In a significant legal development, former President Donald Trump faced his first legal setback in his efforts to secure a spot on Colorado’s ballot for future elections. On October 11th, Trump submitted a declaration of intent to run for office in the state. However, Judge Sarah B. Wallace, appointed by Colorado’s Democratic Governor Jared Polis, denied Trump’s attempts to dismiss a lawsuit brought forth by six Colorado voters. This lawsuit aimed to disqualify Trump under Section 3 of the Fourteenth Amendment, which prohibits individuals who participated in an insurrection from holding public office. The plaintiffs argue that Trump, by allegedly supporting the events of January 6, 2021, disqualified himself, even though no legal authority has officially labelled those events as an insurrection.
The plaintiffs in this case are represented by Citizens for Responsibility and Ethics in Washington (CREW), and their lawsuit, filed in early September, claims that “Donald Trump tried to overthrow the results of the 2020 presidential election.” It further asserts that he incited and exacerbated a violent insurrection at the U.S. Capitol on January 6, 2021, where a mob, believing they were acting on his orders, attacked the Capitol and Trump allegedly failed to protect it or call off the mob for nearly three hours.
Similar cases have been brought to federal courts but have been dismissed due to lack of standing. Notably, the secretaries of State in New Hampshire and Michigan decided not to remove Trump’s name from the ballot. Judge Wallace’s 24-page ruling states that the court cannot definitively determine whether the Fourteenth Amendment can be used to exclude a presidential candidate from the primary ballot or whether the Secretary of State has the authority to make such a decision. She emphasized that these are issues that should be addressed during a trial.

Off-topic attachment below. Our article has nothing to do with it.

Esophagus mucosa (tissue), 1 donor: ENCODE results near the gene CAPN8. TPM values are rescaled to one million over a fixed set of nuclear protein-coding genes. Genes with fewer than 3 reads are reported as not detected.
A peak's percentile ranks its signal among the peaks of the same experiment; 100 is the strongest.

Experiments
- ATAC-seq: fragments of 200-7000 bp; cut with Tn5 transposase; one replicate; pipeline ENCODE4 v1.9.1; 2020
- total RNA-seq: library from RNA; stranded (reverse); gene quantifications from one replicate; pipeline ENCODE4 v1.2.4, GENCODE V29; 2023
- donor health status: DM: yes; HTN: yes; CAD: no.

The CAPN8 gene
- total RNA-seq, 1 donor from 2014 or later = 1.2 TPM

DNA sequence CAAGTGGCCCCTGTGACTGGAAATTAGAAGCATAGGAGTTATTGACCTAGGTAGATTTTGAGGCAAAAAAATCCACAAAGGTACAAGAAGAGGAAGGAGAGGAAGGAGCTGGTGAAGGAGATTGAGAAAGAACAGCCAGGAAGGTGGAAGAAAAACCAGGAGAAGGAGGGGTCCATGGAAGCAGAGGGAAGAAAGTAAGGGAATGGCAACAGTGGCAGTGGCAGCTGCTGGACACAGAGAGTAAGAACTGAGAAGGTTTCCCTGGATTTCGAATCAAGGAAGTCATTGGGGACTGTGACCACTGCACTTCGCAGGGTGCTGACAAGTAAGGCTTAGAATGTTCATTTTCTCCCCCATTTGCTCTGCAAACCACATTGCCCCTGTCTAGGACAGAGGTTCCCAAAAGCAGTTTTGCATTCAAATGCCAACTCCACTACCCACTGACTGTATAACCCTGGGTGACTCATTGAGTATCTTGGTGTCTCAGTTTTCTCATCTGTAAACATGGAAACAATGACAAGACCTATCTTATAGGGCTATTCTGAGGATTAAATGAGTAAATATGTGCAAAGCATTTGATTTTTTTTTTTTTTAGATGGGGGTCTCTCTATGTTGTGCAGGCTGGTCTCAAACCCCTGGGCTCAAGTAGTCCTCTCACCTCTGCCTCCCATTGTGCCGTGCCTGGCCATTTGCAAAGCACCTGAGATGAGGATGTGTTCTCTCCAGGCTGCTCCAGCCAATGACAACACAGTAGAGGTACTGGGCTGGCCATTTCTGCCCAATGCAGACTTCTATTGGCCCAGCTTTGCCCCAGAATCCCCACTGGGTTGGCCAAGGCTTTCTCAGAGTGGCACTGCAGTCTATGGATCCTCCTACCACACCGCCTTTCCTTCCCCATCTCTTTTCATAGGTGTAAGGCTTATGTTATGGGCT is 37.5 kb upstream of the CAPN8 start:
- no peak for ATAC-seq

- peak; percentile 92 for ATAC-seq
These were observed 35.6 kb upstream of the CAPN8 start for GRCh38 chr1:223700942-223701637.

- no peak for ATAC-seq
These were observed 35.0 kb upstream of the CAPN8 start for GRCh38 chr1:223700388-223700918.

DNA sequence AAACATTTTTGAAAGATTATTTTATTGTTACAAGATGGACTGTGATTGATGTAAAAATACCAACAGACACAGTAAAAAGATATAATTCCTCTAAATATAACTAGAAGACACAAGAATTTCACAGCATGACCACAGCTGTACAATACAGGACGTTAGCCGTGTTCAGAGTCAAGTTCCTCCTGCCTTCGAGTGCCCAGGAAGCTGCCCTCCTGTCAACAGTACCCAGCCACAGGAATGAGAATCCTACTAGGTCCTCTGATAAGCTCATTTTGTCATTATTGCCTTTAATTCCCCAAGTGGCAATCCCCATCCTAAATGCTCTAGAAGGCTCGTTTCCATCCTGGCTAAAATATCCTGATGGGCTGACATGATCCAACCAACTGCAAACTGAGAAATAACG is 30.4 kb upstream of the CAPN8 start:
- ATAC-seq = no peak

Colorado’s Secretary of State, Jena Griswold, a Democrat, publicly expressed her belief that Trump incited an insurrection, adding to the complexity of the case. Judge Wallace implied that the Fourteenth Amendment might prevent Trump from appearing on the ballot, asserting that the Republican Party’s choice of candidate does not automatically override Griswold’s authority to exclude Trump’s name. She cited the United States Supreme Court’s position that a party’s right to place a candidate on the ballot is not unrestricted, and Colorado has a legitimate interest in preserving the integrity and practical functioning of the political process, which allows it to exclude candidates constitutionally prohibited from assuming office.
Additionally, Chief U.S. District Judge Philip A. Brimmer rejected Trump’s request to transfer the case to federal court, which paves the way for a trial to determine Trump’s eligibility for the ballot. This decision could have far-reaching implications and might encourage Democratic officials in other states to follow a similar path and exclude Trump from their ballots in the future.